Fiber content: Freekeh contains 13.3 g of fiber per 100 g (39.6 percent of AI).

37. Bulgur wheat

Bulgur wheat is the whole-wheat grain popular in Middle Eastern cuisine. Processing bulgur wheat involves cracking the wheat germ open and parboiling it.

Bulgur wheat is a traditional ingredient in tabbouleh and pilafs. Use it as an alternative to rice in warm salads. Bear in mind that it is not gluten-free.

Fiber content: Bulgur wheat contains 4.5 g of fiber per 100 g (13.4 percent of AI).

38. Pearled barley

Pearled barley is great as a side to meats, or in salads or stews.

Fiber content: Pearled barley contains 3.8 g of fiber per 100 g (11.3 percent of AI).

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Tips to increase fiber in the diet

The following tips can help people increase the amount of fiber they get in their diet each day:

  • avoid peeling vegetables, as the skins contain plenty of fiber, including cellulose
  • swap white bread for wholemeal bread
  • swap white rice for brown rice
  • try using steel-cut or rolled oats instead of instant oats
  • aim for at least 2 ½ cups of vegetables and 2 cups of fruit each day
  • choose starchy vegetables
  • use psyllium husk or other fiber supplements when unable to meet the adequate intake through diet


Fiber is an essential part of a healthful diet, though most people in the U.S. do not meet the recommended daily fiber intake.

A high-fiber diet helps to prevent constipation, maintain heart health, and feed the good bacteria in the gut. It can also help with weight loss.

People can increase the amount of fiber they get from their diet by choosing high-fiber foods and following certain dietary tips, such as not peeling off edible skins on fruit and vegetables.

Foods that are naturally rich in fiber have many other health benefits, too. Eating a wide variety of whole foods will help people meet their daily needs for fiber and other key nutrients.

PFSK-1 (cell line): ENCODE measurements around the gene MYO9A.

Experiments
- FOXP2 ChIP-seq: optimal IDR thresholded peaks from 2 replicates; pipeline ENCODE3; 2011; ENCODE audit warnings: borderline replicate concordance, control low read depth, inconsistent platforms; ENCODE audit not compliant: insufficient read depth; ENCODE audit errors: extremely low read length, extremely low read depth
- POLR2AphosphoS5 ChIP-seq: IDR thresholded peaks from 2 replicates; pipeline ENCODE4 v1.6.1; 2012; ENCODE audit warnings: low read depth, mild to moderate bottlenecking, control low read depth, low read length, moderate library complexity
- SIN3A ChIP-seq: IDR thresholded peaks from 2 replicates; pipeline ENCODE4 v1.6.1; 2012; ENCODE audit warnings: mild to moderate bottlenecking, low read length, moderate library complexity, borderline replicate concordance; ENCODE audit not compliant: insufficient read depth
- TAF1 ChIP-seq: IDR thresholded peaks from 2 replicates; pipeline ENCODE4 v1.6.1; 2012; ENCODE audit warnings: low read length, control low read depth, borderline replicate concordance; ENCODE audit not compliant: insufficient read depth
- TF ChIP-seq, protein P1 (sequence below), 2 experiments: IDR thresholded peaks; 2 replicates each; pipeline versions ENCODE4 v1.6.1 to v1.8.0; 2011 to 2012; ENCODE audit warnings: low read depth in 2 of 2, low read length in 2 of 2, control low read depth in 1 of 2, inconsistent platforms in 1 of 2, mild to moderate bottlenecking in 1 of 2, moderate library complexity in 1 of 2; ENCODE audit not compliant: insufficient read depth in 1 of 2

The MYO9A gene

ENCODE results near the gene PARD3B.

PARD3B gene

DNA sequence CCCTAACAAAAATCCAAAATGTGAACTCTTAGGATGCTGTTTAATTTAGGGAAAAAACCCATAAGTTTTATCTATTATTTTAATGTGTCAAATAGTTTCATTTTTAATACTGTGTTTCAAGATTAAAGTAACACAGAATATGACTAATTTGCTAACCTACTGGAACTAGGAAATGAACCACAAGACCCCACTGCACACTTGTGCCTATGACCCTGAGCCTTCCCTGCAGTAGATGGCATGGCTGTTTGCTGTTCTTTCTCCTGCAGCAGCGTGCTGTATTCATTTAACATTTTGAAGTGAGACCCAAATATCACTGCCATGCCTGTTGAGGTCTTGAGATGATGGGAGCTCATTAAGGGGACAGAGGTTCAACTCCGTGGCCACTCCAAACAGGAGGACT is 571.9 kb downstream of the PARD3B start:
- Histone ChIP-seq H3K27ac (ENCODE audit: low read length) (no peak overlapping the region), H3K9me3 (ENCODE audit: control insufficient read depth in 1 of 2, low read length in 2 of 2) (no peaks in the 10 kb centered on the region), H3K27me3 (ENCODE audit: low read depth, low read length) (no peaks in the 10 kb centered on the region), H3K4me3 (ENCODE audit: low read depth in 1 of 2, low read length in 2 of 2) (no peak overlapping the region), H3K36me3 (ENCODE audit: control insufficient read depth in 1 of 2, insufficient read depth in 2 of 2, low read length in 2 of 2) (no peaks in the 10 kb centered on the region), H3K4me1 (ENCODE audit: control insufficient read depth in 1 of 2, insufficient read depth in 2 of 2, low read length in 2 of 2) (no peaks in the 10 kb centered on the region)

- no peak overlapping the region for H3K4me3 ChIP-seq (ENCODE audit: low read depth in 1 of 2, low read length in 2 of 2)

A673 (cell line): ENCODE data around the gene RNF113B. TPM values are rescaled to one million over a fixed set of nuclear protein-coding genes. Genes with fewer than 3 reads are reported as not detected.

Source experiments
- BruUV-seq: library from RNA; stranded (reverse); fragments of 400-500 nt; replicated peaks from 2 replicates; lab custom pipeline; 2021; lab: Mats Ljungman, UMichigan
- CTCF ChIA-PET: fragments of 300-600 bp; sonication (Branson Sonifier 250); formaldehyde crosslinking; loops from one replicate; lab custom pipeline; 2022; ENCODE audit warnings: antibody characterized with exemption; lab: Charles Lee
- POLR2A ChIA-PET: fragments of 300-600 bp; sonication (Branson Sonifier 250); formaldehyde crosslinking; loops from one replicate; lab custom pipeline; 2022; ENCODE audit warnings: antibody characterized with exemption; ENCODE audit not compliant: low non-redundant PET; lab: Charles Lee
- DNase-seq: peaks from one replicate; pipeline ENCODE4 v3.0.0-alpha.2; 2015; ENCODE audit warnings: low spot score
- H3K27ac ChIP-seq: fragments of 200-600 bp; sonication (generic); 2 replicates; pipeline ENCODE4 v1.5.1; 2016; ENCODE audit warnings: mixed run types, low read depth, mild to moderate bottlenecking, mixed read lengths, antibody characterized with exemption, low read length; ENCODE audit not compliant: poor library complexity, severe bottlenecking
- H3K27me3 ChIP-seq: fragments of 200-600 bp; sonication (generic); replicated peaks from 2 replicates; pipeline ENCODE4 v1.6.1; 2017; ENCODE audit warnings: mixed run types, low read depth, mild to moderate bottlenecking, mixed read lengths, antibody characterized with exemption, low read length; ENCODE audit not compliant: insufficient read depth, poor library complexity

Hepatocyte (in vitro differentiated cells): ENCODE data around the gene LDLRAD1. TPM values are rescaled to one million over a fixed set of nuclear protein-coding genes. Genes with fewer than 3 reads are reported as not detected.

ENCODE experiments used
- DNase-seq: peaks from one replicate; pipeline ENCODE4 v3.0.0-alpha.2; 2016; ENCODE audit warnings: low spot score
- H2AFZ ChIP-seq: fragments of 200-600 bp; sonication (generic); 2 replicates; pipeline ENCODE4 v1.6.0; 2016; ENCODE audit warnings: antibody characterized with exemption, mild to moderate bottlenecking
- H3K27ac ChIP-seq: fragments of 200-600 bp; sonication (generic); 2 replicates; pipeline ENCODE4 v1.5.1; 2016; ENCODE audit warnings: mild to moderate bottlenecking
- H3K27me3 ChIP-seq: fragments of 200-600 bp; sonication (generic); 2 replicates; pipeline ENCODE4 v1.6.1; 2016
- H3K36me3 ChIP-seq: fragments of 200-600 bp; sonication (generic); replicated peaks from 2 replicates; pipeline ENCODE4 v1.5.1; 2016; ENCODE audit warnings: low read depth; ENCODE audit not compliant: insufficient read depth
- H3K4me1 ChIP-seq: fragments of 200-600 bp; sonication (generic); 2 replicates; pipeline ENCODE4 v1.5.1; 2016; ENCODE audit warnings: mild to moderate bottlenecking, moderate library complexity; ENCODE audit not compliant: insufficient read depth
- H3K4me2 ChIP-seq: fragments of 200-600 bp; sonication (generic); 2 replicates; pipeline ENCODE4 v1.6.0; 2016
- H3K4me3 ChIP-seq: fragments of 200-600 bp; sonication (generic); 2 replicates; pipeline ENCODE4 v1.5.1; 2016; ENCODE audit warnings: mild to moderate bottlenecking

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Medical News Today: Scientists create human esophagus in stem cell first

For the first time, researchers have managed to create a human esophagus in the laboratory. This may pave the way for new, regenerative treatments.
illustration of esophagus
The esophagus runs from the throat into the stomach.

The esophagus is the muscular tube that moves the food and liquids we ingest from our throats all the way to our stomachs.

This organ is made of different types of tissue, including muscle, connective tissue, and mucous membrane.

Scientists at the Cincinnati Children’s Center for Stem Cell and Organoid Medicine (CuSTOM) in Ohio have artificially grown these tissues in the laboratory using pluripotent stem cells, or stem cells that can take any form and create any tissue in the body.

The team — which was led by Jim Wells, Ph.D., the chief scientific officer at CuSTOM — grew fully formed human esophagi in the laboratory and detailed its findings in a paper published in the journal Cell Stem Cell.

To their knowledge, this is the first time that such a feat has been achieved using only pluripotent stem cells.

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Laboratory-grown esophagus organoids might help treat a range of conditions, such as esophageal cancer and gastroesophageal reflux disease (GERD).

They may also help treat more rare congenital diseases, such as esophageal atresia (a condition in which the upper esophagus does not connect with the lower esophagus) and esophageal achalasia (wherein the esophagus does not contract and so cannot pass food).

According to recent estimates, GERD — also known as acid reflux — affects around 20 percent of the United States population. In 2018, over 17,000 people in the U.S. will develop esophageal cancer.

As Wells and team explain in their paper, having a fully functional model of the human esophagus — in the form of a laboratory-grown organoid — contributes to a better understanding of these diseases.

The findings may also lead to better treatments using regenerative medicine.

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Key protein helps scientists grow esophagus

As they were trying to form the organoids, Wells and team focused on a protein called Sox2 and the gene that encodes it. Previous research had shown that disruption in this protein leads to a range of esophageal conditions.

The scientists cultured human tissue cells, as well as cells from the tissues of mice and frogs, to examine more closely the role of Sox2 in the embryonic development of the esophagus.

The team revealed that Sox2 drives the formation of esophageal cells by inhibiting another genetic pathway that would “tell” stem cells to form into respiratory cells instead.